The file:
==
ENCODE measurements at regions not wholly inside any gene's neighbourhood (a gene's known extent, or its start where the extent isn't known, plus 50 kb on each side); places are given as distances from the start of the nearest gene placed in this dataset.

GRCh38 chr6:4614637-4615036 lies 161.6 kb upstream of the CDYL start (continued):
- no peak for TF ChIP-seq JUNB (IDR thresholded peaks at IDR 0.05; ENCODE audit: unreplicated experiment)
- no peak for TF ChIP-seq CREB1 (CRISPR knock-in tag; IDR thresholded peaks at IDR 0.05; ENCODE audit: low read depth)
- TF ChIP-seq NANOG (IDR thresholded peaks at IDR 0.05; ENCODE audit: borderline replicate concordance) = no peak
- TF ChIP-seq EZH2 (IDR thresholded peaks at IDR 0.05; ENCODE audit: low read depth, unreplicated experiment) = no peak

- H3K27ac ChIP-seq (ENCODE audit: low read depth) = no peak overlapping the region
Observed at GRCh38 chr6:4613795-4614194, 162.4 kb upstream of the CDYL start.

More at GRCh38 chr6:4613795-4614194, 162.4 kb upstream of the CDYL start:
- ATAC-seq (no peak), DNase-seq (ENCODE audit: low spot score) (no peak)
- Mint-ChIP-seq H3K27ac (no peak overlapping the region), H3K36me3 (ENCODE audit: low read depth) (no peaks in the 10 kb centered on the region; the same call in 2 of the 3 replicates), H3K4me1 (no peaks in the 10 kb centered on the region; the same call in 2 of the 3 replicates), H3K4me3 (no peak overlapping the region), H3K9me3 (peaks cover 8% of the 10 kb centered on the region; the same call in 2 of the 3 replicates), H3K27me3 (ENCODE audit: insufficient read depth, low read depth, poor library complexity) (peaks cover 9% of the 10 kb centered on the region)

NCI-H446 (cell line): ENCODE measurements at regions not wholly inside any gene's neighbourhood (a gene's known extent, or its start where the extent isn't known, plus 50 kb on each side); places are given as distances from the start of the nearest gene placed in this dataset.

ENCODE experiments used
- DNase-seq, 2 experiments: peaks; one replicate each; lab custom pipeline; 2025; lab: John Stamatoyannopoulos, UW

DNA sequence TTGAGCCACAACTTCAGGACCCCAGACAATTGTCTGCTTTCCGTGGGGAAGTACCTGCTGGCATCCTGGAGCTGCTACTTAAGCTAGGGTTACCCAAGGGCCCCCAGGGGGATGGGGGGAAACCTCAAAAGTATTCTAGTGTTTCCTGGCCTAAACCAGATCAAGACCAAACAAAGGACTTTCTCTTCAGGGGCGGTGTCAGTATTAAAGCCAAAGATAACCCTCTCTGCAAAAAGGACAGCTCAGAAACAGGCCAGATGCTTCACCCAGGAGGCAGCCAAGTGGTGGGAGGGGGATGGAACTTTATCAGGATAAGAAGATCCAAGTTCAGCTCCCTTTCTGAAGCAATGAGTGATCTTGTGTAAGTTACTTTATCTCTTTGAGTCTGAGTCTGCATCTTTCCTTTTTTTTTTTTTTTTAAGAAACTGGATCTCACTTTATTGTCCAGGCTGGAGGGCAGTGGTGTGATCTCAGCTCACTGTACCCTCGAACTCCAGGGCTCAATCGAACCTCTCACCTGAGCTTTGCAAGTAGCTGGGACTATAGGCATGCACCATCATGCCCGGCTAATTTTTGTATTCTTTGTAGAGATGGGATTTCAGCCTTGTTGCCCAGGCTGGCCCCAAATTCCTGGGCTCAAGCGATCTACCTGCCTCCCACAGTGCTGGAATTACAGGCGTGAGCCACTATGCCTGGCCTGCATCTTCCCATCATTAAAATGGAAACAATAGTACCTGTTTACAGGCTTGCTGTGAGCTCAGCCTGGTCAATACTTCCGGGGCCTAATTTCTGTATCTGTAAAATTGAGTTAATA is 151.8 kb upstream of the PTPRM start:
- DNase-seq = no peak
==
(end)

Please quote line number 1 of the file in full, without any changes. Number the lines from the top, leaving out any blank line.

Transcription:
ENCODE measurements at regions not wholly inside any gene's neighbourhood (a gene's known extent, or its start where the extent isn't known, plus 50 kb on each side); places are given as distances from the start of the nearest gene placed in this dataset.